Ironton rests hundreds of feet below the surface with its three masts standing and rigging attached to the spars, and is magnificently preserved by the cold freshwater of Lake Huron. An anchor rests still attached on the bow of the sunken schooner barge. Photo: NOAA/ Undersea Vehicles Program UNCW

Researchers from NOAA, the state of Michigan, and Ocean Exploration Trust have discovered an intact shipwreck resting hundreds of feet below the surface of Lake Huron. Located within NOAA's Thunder Bay National Marine Sanctuary, the shipwreck has been identified as the sailing ship Ironton. Magnificently preserved by the cold freshwater of the Great Lakes, the 191-foot Ironton rests upright with its three masts still standing. The Ironton, a steam-powered wooden vessel, sank in Lake Huron in 1894. The wreckage was discovered by a team of researchers using advanced sonar technology and remotely operated vehicles. The discovery of the Ironton provides a unique opportunity to learn more about maritime history and the role of Lake Huron in the development of the Great Lakes region.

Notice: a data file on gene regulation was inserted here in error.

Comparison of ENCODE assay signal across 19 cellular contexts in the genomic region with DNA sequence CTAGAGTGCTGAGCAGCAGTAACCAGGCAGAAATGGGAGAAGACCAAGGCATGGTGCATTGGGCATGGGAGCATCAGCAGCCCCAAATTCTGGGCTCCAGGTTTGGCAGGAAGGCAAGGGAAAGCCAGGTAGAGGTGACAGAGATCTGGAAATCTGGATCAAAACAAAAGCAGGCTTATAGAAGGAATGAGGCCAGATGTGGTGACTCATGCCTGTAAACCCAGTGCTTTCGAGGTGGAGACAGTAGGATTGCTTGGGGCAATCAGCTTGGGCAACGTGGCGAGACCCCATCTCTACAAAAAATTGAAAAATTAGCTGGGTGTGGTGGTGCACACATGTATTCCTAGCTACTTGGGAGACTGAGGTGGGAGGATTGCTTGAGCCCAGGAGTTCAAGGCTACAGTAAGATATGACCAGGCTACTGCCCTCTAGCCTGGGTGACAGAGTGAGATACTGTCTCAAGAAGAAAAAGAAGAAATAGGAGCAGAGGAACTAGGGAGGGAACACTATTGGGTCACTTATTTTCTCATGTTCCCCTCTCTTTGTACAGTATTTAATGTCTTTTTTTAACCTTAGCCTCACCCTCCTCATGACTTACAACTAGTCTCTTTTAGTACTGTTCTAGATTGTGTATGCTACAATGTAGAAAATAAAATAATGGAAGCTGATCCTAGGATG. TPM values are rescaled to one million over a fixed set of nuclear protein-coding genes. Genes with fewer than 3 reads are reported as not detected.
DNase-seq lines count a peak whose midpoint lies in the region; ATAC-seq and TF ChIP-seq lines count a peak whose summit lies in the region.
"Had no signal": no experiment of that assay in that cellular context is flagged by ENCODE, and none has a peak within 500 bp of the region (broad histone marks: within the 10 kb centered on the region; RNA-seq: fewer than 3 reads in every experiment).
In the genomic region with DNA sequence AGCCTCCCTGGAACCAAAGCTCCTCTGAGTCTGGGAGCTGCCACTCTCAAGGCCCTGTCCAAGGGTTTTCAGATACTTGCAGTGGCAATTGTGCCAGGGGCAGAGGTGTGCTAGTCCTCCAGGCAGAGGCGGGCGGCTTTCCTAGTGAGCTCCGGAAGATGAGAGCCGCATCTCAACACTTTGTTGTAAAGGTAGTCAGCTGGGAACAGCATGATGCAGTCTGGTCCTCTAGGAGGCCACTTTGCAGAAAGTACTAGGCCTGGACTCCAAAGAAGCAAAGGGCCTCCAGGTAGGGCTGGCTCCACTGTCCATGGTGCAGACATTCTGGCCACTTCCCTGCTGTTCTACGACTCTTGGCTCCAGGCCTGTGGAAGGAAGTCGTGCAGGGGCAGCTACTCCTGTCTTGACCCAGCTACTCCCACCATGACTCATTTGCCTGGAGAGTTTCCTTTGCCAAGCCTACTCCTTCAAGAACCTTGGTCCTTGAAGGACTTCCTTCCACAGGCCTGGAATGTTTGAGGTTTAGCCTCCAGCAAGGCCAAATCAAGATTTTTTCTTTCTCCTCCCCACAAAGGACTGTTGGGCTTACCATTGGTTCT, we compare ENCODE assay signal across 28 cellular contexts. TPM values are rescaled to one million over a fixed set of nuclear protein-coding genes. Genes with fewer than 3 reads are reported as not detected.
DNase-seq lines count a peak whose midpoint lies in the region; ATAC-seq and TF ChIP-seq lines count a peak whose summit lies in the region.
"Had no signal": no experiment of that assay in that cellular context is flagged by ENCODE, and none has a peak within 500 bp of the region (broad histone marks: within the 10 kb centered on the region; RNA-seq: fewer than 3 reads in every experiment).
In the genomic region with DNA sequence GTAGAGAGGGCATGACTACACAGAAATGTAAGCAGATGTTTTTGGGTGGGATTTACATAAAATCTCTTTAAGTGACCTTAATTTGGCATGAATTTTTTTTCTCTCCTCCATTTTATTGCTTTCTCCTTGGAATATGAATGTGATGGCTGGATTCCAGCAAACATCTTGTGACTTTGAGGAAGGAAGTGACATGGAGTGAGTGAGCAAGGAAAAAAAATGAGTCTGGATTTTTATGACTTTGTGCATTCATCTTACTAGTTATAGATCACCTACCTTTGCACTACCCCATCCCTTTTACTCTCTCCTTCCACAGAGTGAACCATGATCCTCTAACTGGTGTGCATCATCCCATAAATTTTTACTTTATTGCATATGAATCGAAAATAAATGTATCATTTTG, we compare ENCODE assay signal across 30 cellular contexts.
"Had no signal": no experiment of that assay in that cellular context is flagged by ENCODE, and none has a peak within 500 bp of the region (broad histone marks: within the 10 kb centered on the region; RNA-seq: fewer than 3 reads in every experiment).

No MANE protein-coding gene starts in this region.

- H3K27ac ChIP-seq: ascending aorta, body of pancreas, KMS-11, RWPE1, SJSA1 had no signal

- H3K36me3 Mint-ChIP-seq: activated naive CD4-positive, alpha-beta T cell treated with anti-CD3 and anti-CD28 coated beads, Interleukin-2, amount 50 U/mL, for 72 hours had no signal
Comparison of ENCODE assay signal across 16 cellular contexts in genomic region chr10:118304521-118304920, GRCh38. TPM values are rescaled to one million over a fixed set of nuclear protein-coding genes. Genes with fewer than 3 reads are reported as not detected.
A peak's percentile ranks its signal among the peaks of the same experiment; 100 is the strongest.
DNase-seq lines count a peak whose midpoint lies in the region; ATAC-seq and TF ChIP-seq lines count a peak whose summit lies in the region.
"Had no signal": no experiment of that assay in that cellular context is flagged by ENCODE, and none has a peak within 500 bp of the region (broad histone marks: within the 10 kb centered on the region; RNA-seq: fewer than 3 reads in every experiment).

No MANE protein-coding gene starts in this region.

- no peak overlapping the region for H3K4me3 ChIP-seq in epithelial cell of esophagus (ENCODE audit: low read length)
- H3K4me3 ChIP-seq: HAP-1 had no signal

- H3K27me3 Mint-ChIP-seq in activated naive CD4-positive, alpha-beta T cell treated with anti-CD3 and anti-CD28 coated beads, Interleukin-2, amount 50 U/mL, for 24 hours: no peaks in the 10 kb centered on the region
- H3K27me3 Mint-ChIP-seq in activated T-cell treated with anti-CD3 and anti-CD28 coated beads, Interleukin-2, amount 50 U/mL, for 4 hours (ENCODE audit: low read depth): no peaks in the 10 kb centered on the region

2023 Final Management Plan for Channel Islands National Marine Sanctuary

Dolphins leaping out of the water
Common dolphins in Channel Islands National Marine Sanctuary. Photo: Robert Schwemmer/NOAA